Our frame of reference largely defines our ideas of what is possible. For this reason, creating new solutions and contributing value to systems and organizations is often a function of reframing our perception of a problem or situation. When we think narrowly, in reference to the well-established, or only in terms of functional outcomes that could address a problem, we limit our ability to generate forward-thinking solutions. Framing and reframing helps us see more options.
Framing isn’t something that design made up; it’s a critical sensibility that you can apply across you life. For example, puns are reframes of a word or phrase: the author takes the primary or expected meaning of a word and changes the context to create a comedic effect. As in, “Thanks for explaining the word “many” to me, it means a lot.” More seriously, in recent years the healthcare industry has reframed medical treatment to include prevention as well as intervention. Medical providers used to define care narrowly as a reaction to a specific event, such as a resetting a broken arm in an elderly patient. Now, they define healthcare as including the prevention of osteoporosis so the arm won’t break in the first place.
This section will help you step through constructing a frame that is wide enough to create new solutions, but narrow enough to be realistic about constraints such as skills, personnel, time, and budget. As a rule of thumb, err towards a narrow frame in which you could produce thorough work over a larger frame that you might struggle to produce or implement.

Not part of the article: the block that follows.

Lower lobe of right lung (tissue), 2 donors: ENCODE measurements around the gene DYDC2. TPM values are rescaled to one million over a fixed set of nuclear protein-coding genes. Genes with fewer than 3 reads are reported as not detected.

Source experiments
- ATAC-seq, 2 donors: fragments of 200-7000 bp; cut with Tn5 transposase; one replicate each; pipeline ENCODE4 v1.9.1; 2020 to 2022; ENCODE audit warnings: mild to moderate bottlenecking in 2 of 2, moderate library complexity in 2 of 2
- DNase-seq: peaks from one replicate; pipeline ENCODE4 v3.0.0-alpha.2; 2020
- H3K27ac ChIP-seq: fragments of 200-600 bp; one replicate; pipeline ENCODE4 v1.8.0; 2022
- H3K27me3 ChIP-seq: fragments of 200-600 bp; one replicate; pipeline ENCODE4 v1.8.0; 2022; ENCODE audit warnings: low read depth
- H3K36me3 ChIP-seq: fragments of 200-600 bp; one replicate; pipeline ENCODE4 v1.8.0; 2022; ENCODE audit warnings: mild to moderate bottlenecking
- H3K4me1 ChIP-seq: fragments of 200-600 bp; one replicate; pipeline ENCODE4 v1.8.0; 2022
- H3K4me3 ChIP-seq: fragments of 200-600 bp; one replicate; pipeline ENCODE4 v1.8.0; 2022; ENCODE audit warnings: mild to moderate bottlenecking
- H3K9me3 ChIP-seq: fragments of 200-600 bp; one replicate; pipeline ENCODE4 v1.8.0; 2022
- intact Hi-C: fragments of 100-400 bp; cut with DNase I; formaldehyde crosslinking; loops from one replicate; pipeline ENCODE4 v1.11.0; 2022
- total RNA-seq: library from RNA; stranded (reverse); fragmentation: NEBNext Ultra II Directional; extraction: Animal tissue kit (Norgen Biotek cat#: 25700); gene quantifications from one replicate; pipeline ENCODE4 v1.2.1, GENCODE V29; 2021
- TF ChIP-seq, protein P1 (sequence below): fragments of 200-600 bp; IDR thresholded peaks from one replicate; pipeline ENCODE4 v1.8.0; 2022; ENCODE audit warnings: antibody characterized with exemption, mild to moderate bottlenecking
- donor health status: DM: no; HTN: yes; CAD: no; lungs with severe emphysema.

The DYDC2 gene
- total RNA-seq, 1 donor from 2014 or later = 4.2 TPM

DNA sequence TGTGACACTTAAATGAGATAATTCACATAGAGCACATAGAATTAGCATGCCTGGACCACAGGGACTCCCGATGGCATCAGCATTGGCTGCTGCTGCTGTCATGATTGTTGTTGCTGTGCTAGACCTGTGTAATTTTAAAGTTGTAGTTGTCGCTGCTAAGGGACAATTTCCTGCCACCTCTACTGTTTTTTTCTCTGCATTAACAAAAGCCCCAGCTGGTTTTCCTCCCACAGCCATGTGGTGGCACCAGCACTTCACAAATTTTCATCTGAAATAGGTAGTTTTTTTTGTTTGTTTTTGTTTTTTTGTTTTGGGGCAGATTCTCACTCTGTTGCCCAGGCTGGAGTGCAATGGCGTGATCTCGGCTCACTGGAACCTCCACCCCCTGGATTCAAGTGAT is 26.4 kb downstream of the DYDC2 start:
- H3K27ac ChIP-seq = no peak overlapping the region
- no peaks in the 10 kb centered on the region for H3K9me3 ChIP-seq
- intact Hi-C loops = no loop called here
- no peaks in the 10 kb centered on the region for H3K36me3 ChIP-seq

Use this checklist as you move through this section to esure you’re set up for success in the Framing phase.
Read the Brief & Frame section of the HCD Discovery Stage Concept Guide
Identify your Leadership and Project Leads.
Speak in detail with leadership to understand their project brief or the problem they would like to research.
Produce a Problem Frame Statement based on detailed conversations with leadership and / or stakeholders.
Receive acknowledgment and confirmation of that your Problem Frame Statement from leadership and / or stakeholders.
Investigate prior research in this area through traditional journals and publications both online and in VA archives.
Determine the project scale / scope.